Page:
Oct. 23, 2006 -- Frank Dukes, director of the University of Virginia’s Institute for Environmental Negotiation, served as lead facilitator for “National Dialogue on Children and Nature,” the largest-ever U.S. conference focusing on the decline of children’s connection to nature and the alarming effects on their health and educational and social development.
Co-sponsored by the Conservation Fund, the U.S. Fish and Wildlife Service and best-selling author and futurist Richard Louv, the recent conference brought together 350 health professionals, educators, conservationists, business leaders and elected officials at the National Conservation Training Center in West Virginia to discuss increases in childhood obesity, diabetes and attention disorders as effects of what Louv has dubbed “nature deficit disorder.”
Dukes and other conference participants focused on identifying key disconnects between children and nature within four areas: health, media and culture, education and the urban and built environment. Other noted participants included U.S. Secretary of the Interior Dirk Kempthorne; U.S. Fish and Wildlife Service Director Dale Hall; Conservation Fund President Larry Selzer, David Kahn, executive director of the North American Montessori Teachers’ Association; and Social Ecologist Stephen Kellert of Yale University.
Speaking of children’s increasing disconnection from the natural world, Louv, author of the best-selling “Last Child in the Woods,” said, “For eons, human beings spent most of their formative years in nature, but within the space of a few decades, the way children in many Western countries understand and experience nature has changed radically, with profound implications for mental and physical health, cognitive development, creativity and for the future of nature itself.”
Dukes emphasized the importance of a broad-based collaborative approach to finding solutions to the problems posed by children’s disconnection from nature. “The effort to connect children and nature requires the cooperation of many disciplines, including planning, architecture, public health and education,” he said. “It also will need collaboration of the private, public and nonprofit sectors to reshape how we develop and inhabit both private and public spaces.”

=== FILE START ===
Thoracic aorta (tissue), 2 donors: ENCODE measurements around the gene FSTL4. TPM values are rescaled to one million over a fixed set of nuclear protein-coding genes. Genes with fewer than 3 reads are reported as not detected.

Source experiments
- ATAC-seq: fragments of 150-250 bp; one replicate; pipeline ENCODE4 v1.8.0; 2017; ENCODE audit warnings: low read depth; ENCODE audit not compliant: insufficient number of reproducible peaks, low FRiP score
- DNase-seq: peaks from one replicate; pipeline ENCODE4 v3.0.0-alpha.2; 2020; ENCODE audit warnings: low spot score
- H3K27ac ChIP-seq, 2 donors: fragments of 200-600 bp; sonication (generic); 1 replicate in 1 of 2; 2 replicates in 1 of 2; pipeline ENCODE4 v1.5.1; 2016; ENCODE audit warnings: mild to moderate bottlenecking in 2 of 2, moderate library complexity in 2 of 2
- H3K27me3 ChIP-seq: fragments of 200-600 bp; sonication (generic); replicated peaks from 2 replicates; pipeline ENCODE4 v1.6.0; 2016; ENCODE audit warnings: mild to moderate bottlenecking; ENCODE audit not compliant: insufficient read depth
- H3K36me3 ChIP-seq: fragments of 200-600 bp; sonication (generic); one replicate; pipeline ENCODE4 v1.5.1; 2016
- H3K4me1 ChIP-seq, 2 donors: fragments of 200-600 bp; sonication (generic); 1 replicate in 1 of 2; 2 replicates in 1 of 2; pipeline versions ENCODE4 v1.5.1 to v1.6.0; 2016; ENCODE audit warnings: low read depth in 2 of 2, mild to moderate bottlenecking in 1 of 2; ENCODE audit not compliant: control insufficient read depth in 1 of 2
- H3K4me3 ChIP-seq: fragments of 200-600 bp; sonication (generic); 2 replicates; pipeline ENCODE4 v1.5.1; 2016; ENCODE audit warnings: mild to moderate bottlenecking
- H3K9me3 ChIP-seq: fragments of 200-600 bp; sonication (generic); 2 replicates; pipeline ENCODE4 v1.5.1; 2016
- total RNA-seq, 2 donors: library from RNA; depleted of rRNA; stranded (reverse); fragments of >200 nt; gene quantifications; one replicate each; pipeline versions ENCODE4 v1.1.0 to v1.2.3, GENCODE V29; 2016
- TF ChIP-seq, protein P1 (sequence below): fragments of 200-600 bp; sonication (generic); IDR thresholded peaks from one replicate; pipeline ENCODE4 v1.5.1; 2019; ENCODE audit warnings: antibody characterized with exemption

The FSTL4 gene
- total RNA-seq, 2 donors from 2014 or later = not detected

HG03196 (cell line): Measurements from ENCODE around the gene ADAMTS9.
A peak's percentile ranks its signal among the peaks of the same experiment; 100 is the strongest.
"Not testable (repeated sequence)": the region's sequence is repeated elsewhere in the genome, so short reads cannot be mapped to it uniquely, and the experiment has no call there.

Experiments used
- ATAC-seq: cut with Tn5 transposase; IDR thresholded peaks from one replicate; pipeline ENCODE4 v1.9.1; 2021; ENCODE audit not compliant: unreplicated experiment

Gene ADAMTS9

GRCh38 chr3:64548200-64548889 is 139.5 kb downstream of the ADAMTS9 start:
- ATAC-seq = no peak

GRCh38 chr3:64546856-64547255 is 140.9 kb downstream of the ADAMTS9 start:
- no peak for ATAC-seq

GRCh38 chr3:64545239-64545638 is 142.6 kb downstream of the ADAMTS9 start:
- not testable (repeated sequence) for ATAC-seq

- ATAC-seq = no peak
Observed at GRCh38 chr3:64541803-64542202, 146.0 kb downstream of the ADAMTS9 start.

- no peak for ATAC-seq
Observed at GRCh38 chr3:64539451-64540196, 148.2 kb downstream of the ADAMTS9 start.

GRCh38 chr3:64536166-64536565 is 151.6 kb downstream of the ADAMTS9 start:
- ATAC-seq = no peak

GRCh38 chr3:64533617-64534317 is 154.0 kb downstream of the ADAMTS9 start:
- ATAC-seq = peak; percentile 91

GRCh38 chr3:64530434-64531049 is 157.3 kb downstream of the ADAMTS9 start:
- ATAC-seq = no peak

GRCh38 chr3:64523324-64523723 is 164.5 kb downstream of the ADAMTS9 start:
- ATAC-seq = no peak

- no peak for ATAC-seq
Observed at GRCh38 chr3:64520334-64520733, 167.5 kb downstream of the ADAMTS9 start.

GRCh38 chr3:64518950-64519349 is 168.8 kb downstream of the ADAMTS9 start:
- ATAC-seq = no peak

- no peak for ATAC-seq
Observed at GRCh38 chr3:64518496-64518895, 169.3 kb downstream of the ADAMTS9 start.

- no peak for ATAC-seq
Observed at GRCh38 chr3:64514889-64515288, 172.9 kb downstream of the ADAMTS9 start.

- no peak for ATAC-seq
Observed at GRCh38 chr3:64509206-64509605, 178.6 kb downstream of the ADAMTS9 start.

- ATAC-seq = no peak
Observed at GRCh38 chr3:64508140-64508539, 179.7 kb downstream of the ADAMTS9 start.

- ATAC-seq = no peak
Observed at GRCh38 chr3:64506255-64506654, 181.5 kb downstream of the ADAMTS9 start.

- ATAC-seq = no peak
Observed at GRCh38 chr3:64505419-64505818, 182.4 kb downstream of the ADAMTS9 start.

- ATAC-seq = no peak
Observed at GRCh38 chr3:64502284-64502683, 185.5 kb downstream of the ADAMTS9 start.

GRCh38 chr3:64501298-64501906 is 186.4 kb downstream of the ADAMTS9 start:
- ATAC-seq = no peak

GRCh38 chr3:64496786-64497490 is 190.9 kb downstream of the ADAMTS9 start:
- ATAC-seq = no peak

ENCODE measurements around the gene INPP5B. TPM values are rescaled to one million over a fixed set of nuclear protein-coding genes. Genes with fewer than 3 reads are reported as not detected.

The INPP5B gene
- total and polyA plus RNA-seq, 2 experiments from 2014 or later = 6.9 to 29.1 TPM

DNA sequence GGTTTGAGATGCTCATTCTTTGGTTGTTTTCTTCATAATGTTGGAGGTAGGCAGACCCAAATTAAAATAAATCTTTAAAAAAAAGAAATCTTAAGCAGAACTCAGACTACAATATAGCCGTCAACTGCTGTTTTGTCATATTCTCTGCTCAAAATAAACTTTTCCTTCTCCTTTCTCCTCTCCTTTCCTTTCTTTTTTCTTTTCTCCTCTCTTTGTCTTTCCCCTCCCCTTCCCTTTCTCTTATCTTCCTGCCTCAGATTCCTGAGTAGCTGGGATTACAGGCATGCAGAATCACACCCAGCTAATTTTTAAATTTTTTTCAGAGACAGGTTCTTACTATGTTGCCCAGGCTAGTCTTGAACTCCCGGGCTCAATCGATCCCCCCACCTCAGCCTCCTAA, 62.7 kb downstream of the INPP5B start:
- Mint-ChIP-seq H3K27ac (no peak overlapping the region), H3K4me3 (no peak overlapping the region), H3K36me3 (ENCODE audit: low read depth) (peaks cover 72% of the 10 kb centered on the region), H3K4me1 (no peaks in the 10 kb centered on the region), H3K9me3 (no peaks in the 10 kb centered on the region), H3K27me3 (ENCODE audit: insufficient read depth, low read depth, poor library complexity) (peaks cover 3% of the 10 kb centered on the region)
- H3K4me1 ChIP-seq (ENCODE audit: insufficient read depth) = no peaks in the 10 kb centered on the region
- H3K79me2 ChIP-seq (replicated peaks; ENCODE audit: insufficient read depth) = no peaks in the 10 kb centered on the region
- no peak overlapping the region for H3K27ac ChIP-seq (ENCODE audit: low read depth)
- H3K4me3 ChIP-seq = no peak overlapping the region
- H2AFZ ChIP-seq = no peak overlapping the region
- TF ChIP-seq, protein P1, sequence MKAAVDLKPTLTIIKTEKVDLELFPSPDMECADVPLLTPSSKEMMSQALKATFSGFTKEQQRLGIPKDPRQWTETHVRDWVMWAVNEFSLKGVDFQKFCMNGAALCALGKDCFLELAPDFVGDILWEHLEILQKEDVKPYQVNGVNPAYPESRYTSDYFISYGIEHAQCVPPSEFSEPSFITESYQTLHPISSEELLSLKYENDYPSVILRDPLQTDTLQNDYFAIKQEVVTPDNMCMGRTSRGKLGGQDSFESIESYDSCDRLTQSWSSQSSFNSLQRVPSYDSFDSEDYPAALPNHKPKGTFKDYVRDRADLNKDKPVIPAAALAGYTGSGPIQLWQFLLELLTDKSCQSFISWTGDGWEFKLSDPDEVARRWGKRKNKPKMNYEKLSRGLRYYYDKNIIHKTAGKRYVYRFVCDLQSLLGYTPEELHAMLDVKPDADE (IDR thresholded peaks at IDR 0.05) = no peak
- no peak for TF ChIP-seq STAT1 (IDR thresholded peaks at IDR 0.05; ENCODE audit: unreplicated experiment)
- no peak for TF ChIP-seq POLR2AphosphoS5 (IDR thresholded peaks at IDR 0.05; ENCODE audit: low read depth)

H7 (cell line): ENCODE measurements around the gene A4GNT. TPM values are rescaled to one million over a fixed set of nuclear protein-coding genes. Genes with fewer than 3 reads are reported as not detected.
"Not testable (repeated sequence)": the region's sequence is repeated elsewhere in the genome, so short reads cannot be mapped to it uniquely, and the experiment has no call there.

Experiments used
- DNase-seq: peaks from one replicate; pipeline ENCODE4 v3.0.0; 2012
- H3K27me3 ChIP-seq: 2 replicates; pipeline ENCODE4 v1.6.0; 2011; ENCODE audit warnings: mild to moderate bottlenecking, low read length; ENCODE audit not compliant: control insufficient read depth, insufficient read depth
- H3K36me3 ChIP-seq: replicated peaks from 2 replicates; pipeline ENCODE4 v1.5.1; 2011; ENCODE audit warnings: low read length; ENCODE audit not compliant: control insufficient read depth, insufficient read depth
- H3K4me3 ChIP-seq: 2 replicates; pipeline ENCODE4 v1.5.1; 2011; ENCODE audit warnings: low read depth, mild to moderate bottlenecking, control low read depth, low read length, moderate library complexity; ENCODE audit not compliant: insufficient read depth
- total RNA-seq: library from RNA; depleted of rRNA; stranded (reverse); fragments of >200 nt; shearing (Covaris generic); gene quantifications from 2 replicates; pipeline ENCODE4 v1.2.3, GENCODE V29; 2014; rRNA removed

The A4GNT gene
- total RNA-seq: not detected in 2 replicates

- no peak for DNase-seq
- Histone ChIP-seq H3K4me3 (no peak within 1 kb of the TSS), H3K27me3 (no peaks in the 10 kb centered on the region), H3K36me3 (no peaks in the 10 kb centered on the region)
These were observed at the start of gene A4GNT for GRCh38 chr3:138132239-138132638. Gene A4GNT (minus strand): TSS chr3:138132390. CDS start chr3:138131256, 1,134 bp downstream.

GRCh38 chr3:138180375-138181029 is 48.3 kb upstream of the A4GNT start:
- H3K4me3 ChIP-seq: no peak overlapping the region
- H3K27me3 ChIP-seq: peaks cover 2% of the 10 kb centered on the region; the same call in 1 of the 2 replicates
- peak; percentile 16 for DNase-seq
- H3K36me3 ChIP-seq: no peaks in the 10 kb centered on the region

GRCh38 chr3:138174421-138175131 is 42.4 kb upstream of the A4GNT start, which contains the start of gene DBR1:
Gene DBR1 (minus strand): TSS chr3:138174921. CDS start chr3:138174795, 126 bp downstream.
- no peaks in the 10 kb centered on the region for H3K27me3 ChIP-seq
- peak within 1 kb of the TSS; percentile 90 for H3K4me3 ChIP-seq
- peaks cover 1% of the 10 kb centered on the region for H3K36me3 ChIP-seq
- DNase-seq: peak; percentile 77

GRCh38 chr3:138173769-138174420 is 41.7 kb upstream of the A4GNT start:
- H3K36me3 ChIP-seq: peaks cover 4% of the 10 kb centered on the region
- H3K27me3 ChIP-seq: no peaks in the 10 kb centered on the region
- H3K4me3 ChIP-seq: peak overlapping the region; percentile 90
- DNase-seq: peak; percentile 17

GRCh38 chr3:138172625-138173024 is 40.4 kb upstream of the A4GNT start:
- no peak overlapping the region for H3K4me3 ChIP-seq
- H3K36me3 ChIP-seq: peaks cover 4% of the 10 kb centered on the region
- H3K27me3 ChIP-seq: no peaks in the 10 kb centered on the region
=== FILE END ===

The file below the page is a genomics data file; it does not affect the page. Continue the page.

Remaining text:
Conference sessions focused not only on specific health and education problems posed by children’s disconnection from nature but also on potential negative consequences for the environment. “People protect what they love, and only love what they understand and value,” Selzer said. “If we cannot help our children build stronger connections with nature now, it is possible that we will raise a generation with no inclination to enjoy or steward our most precious natural resources.” Other speakers noted that countering the decline of children’s connection with nature can also have economic benefits in terms of increased recreational and tourist spending and decreased health care costs for individuals and employers.
Support for the effort was provided by AKT Development Corporation, The Conservation Fund, Richard Louv and U.S. Fish and Wildlife Service through its National Conservation Training Center.
The institute is affiliated with the Department of Urban and Environmental Planning in U.Va.’s School of Architecture and works with localities, state and federal agencies, citizen organizations and businesses to resolve conflicts and build consensus for complex policy choices involving land use and the natural and built environment.
For more information about the conference or the Institute for Environmental Negotiation, please contact director Frank Dukes at (434) 924-2041.